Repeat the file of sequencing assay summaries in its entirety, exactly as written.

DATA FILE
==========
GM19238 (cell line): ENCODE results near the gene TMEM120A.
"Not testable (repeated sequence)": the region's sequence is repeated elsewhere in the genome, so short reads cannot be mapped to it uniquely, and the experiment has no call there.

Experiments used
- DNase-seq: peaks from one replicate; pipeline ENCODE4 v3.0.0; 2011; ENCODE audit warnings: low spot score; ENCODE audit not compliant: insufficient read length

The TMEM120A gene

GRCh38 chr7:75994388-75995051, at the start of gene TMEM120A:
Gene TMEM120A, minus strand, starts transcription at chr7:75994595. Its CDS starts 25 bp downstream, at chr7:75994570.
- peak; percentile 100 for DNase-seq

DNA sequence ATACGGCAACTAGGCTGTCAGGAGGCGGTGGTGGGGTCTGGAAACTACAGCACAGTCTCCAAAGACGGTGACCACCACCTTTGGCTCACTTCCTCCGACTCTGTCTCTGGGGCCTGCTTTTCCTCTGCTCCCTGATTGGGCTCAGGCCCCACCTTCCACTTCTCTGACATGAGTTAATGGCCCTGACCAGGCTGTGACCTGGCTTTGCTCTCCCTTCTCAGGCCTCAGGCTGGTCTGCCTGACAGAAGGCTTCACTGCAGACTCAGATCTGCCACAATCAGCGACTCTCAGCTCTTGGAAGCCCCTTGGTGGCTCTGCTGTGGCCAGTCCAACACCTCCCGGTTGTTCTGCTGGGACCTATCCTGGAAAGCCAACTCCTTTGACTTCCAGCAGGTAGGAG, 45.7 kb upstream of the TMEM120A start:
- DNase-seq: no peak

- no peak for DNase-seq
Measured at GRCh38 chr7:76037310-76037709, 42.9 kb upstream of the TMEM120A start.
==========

GM19238 (cell line): ENCODE results near the gene TMEM120A.
"Not testable (repeated sequence)": the region's sequence is repeated elsewhere in the genome, so short reads cannot be mapped to it uniquely, and the experiment has no call there.

Experiments used
- DNase-seq: peaks from one replicate; pipeline ENCODE4 v3.0.0; 2011; ENCODE audit warnings: low spot score; ENCODE audit not compliant: insufficient read length

The TMEM120A gene

GRCh38 chr7:75994388-75995051, at the start of gene TMEM120A:
Gene TMEM120A, minus strand, starts transcription at chr7:75994595. Its CDS starts 25 bp downstream, at chr7:75994570.
- peak; percentile 100 for DNase-seq

DNA sequence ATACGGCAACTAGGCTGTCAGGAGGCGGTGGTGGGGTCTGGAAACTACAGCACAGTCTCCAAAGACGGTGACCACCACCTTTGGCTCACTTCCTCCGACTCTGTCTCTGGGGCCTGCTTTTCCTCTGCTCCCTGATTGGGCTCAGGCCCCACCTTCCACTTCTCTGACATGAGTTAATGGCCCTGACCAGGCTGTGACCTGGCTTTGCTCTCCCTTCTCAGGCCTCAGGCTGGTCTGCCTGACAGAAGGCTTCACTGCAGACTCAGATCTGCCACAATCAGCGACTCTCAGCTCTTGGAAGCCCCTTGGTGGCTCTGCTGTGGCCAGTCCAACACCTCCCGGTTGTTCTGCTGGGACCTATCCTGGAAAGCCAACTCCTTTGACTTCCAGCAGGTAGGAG, 45.7 kb upstream of the TMEM120A start:
- DNase-seq: no peak

- no peak for DNase-seq
Measured at GRCh38 chr7:76037310-76037709, 42.9 kb upstream of the TMEM120A start.